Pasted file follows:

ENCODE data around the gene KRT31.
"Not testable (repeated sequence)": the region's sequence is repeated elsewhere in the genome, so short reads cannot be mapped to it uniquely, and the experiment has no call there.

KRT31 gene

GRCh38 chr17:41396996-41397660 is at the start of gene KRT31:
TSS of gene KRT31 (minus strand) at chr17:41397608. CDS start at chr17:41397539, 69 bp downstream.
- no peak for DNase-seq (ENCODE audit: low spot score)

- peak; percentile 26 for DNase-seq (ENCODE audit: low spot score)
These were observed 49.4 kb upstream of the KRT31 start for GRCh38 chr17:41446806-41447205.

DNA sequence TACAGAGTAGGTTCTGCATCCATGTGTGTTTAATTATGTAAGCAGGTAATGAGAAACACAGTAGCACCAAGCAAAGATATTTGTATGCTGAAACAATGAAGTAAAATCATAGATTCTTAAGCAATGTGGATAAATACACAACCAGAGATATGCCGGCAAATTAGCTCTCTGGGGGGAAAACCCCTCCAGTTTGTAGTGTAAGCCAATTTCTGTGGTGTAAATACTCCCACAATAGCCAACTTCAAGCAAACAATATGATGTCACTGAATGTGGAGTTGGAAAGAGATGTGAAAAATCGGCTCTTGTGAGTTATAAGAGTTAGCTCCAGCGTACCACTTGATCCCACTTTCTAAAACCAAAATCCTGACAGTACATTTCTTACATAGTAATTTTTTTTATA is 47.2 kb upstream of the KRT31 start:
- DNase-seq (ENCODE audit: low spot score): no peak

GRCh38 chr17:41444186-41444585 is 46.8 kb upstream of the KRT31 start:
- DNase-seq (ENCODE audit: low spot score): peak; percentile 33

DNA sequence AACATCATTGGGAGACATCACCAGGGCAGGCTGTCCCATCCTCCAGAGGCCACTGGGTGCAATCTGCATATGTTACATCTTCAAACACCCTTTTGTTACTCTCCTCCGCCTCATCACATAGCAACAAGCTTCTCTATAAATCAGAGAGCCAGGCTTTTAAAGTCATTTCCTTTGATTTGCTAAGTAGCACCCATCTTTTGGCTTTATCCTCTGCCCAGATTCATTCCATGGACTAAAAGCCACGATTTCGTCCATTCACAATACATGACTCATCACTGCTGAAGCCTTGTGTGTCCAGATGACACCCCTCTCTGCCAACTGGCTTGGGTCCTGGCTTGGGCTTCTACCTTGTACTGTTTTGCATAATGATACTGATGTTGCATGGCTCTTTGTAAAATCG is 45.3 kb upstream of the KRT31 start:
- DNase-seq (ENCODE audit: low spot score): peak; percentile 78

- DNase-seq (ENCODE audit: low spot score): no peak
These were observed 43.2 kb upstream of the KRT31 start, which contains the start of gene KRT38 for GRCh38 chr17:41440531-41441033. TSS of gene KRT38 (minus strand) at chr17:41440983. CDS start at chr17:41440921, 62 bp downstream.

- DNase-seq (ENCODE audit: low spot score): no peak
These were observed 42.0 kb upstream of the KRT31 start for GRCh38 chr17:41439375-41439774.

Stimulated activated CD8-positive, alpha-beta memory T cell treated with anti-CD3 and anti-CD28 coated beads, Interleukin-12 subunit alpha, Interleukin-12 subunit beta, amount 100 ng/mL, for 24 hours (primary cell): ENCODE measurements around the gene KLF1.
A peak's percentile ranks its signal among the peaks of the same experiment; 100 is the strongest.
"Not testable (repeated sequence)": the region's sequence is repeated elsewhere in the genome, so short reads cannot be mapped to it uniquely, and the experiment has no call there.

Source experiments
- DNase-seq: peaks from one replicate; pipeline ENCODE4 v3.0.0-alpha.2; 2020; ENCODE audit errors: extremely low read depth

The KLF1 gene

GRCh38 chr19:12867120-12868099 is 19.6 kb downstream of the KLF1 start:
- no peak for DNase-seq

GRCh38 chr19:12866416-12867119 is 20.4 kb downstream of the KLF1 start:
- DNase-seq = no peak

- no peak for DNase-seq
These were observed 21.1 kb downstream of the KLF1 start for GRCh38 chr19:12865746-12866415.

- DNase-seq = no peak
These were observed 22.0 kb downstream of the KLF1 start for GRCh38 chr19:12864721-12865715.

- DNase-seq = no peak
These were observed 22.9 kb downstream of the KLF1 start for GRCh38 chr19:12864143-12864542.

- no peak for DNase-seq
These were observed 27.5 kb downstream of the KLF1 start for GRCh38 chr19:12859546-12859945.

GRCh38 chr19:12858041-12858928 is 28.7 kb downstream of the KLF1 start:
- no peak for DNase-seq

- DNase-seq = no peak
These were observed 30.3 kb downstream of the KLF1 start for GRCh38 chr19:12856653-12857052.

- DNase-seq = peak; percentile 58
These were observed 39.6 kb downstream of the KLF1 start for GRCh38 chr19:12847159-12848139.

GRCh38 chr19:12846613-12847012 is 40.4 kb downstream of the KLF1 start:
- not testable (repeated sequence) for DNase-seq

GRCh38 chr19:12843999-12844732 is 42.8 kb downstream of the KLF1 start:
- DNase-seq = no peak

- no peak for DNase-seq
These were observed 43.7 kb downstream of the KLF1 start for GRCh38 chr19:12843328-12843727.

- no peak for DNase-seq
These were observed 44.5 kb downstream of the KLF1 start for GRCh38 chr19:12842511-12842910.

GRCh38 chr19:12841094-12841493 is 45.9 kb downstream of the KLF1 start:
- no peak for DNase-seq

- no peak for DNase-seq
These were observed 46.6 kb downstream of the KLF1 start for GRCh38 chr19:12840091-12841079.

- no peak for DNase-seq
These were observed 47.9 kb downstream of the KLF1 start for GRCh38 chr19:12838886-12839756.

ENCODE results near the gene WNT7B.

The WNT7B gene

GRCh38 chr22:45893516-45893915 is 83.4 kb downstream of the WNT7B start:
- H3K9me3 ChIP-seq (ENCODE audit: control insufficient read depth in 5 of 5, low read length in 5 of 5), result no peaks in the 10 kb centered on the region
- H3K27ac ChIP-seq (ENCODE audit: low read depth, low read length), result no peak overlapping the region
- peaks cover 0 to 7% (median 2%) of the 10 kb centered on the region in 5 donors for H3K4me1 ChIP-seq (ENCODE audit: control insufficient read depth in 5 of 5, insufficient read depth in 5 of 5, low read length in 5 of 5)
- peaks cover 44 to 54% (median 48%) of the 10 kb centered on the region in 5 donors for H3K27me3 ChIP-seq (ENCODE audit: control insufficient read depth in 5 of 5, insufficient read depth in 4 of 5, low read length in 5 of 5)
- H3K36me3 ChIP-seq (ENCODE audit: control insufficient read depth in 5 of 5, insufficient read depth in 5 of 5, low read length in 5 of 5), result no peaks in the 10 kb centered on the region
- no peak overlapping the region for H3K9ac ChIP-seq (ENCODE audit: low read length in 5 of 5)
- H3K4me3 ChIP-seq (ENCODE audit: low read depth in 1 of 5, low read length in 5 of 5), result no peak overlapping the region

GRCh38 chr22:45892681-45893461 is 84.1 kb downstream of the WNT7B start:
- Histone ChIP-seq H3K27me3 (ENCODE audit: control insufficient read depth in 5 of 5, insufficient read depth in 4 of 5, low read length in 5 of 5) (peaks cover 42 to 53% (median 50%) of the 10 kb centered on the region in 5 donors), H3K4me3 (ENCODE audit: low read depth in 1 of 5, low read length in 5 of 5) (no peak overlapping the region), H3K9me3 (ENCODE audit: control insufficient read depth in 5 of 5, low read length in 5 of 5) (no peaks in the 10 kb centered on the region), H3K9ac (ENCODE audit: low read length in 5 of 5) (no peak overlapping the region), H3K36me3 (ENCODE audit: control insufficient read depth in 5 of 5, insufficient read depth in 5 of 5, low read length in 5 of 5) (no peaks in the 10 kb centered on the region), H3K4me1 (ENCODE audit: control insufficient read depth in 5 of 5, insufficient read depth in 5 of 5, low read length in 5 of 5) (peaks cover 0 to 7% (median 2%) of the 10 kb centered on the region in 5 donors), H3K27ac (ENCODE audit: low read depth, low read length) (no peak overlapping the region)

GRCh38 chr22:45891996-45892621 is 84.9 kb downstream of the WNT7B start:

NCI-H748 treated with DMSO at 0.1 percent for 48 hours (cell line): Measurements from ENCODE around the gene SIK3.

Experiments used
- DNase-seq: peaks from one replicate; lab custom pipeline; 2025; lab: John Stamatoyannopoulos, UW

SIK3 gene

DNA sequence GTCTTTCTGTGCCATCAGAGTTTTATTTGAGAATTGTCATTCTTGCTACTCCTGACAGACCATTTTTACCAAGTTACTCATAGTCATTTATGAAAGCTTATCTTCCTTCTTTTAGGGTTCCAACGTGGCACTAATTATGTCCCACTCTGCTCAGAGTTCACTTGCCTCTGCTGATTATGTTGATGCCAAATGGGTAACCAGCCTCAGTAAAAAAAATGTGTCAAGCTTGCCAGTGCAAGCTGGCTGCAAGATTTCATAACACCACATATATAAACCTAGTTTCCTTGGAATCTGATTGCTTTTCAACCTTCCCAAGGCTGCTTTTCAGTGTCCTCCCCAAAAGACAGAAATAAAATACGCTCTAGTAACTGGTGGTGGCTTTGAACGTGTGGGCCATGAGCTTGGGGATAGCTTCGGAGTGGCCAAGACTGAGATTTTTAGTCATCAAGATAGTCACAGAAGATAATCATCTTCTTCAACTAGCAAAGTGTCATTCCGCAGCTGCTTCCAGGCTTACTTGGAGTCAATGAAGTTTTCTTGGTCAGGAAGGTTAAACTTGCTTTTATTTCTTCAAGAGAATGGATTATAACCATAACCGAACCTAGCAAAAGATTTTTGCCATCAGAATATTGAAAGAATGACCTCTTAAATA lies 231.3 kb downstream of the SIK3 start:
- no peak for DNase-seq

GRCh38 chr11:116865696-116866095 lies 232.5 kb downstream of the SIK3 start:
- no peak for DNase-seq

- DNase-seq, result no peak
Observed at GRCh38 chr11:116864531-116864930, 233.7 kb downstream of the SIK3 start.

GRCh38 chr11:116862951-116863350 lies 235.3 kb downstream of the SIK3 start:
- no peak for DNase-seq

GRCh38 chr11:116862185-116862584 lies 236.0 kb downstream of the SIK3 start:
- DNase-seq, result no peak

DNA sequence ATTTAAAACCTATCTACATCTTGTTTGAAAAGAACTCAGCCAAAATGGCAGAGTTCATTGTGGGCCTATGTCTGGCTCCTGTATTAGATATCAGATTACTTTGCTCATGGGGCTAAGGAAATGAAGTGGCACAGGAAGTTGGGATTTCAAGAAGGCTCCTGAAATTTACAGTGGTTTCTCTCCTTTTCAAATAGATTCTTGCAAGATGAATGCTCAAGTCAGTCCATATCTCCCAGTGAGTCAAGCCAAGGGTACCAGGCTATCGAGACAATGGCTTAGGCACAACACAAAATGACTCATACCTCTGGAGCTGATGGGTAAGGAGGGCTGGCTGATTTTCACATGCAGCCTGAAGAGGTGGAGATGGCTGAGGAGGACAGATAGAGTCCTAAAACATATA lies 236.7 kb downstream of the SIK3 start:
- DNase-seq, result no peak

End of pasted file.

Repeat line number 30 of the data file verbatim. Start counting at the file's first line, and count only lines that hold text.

These were observed 21.1 kb downstream of the KLF1 start for GRCh38 chr19:12865746-12866415.